The Rolling Stones have given full credit to The Verve’s ‘Bitter Sweet Symphony’ back to The Verve after 20 years.
The Verve song was based on the orchestrated version of The Rolling Stones ‘The Last Time’, not by the Stones but the recorded version by then Stones manager Andrew Loog Oldham.
The Verve initially had permission to use 6 seconds of the Oldham track but after its release Allen Klein who was by that stage managing copyrights for pre-70s Stones decided to take action and grab 100% of the royalties made payable to his company ABKCO Records or The Verve had to delete what was by then the number one song in the world.
The Verve – Bitter Sweet Symphony
Andrew Oldham Orchestra – The Last Time
In a statement Richard Ashcroft announced:
“It gives me great pleasure to announce as of last month Mick Jagger and Keith Richards agreed to give me their share of the song Bitter Sweet Symphony.
“The life-affirming turn of events made possible by a kind and magnanimous gesture from Mick and Keith, who have also agreed that they are happy for the writing credit to exclude their names and all their royalties derived from the song will now pass to me”.
Bitter Sweet Press Release. ✌? pic.twitter.com/NnmiGf8e6C
— Richard Ashcroft (@richardashcroft) May 23, 2019
Allen Klein, the former Stones manager who initiated the Ashcroft legal woes was also the sneaky bastard who tried to rip off George Harrison over the ‘My Sweet Lord’.
In the 90s George Harrison explained to Noise11 the legal bullshit Allen Klien caused over ‘My Sweet Lord’ and ‘He’s So Fine’.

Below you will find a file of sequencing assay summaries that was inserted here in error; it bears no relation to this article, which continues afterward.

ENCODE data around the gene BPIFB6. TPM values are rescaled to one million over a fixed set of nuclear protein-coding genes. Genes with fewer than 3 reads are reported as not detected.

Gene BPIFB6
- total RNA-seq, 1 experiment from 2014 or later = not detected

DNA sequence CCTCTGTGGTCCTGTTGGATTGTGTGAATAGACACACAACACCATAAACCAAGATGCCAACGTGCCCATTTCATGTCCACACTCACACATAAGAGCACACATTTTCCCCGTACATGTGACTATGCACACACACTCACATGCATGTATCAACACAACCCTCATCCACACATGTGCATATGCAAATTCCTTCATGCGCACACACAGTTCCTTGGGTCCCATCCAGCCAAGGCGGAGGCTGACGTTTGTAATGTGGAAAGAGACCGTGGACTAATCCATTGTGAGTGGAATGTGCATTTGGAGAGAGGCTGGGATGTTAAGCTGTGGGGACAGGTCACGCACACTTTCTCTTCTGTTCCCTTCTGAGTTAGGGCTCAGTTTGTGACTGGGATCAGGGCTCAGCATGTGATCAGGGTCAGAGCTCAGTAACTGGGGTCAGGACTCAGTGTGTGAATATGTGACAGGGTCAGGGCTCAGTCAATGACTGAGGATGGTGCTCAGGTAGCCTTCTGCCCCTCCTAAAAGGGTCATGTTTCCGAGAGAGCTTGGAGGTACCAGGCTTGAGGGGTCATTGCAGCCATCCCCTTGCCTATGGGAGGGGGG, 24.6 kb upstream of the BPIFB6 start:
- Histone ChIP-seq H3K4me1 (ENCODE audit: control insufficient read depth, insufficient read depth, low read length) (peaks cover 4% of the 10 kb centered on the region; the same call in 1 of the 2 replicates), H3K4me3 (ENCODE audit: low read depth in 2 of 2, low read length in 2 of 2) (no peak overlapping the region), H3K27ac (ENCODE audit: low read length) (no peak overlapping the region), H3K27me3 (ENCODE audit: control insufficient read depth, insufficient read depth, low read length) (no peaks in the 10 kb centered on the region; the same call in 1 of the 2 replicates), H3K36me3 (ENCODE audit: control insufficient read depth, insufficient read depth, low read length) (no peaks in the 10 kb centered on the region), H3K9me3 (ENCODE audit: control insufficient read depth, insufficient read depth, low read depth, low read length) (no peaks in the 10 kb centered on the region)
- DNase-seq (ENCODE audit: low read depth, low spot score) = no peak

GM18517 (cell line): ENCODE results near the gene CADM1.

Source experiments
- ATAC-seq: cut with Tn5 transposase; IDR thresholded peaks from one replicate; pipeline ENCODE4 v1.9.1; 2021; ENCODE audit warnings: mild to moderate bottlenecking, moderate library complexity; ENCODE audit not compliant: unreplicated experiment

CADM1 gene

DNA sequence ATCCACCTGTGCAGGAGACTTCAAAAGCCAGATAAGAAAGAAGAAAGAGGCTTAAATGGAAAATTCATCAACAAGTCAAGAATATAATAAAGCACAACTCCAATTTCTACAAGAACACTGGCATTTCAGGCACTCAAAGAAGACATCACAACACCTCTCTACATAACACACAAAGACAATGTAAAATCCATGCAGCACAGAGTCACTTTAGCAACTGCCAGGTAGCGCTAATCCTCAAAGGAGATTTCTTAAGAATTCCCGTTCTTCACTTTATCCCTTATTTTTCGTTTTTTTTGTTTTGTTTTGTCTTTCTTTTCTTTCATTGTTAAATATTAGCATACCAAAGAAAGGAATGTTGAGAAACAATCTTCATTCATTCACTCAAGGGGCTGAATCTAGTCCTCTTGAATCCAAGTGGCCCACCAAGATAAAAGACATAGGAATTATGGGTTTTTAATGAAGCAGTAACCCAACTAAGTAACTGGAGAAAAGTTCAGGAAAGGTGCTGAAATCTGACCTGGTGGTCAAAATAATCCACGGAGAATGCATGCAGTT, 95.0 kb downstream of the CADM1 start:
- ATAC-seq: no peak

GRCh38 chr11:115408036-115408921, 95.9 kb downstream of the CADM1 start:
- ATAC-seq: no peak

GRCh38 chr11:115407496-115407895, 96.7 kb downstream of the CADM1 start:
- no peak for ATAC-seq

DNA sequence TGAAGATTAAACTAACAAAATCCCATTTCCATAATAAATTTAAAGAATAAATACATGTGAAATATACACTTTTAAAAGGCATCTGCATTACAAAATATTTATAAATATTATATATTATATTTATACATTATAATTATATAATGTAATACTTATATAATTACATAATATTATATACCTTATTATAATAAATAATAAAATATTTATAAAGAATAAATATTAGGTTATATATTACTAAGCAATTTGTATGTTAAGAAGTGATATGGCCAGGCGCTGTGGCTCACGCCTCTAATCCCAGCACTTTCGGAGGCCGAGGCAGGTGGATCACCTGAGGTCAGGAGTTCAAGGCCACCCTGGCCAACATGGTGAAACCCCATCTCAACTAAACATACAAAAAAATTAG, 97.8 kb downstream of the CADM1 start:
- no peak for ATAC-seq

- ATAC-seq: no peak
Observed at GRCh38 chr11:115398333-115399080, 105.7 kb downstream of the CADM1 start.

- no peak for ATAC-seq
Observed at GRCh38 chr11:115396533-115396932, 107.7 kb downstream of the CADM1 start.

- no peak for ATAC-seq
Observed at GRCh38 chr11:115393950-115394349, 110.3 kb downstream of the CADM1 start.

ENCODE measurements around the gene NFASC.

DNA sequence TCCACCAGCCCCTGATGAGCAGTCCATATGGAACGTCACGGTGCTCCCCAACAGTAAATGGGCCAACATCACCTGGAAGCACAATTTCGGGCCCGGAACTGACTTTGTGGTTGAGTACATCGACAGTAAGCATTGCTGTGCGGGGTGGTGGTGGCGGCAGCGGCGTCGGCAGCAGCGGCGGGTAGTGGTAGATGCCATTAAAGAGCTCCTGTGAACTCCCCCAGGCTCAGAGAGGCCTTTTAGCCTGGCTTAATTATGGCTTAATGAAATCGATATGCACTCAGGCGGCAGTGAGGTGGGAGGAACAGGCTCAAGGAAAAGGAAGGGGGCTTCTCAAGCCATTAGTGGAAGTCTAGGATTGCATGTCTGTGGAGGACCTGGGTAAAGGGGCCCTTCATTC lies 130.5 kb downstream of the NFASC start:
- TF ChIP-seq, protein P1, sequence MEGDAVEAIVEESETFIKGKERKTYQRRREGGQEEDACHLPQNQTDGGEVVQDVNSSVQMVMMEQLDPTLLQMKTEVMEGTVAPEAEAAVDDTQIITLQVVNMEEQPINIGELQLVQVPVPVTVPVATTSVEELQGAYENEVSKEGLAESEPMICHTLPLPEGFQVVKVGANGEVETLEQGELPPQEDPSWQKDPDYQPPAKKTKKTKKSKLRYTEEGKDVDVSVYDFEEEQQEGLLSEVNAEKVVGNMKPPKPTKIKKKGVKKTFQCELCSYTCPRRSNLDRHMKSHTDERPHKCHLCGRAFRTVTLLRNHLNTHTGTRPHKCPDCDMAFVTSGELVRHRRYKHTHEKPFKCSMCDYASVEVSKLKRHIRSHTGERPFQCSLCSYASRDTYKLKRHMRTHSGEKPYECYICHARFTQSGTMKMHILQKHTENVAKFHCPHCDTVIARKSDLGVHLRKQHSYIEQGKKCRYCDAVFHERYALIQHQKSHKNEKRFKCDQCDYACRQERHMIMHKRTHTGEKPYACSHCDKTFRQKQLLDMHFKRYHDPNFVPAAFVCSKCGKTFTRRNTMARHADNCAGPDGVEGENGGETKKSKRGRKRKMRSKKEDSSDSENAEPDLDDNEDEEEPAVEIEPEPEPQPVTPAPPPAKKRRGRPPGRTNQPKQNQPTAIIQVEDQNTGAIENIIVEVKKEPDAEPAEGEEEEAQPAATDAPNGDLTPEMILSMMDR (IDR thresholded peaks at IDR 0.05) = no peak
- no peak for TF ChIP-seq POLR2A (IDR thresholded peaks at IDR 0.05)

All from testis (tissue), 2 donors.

“The thing that really disappoints me is when you have a relationship with one person and they turn out to betray you. Because the whole story of “My Sweet Lord” is based upon this fellow, Allan Klein, who managed the Beatles from about 1968 or ’69, through until 1973. When they issued a complaint about “My Sweet Lord”, he was my business manager. He was the one who put out “My Sweet Lord” and collected 20 per cent commission on the record. And he was the one who got the lawyers to defend me and did an interview in Playboy where he talked about how the song was nothing like the other song. Later, when the judge in court told me to settle with them because he didn’t think I’d consciously stolen their song, they were doing a settlement deal with me when they suddenly stopped the settlement. Some time elapsed, and I found out that this guy Klein had gone around the back door. In the meantime, we’d fired him. He went around the back door and bought the rights to the one song, “He’s So Fine,” in order to continue a lawsuit against me. He, on one hand, was defending me, then he switched sides and continued the lawsuit. And every time the judge said what the result was, he’d appeal. And he kept appealing and appealing until it got to the Supreme Court. I mean this thing went on for 16 years or something … 18 years. And finally, it’s all over with, and the result of it is I own “My Sweet Lord,” and I now own “He’s So Fine,” and Allan Klein owes me like three or four hundred thousand dollars ’cause he took all the money on both songs. It’s really a joke. It’s a total joke”.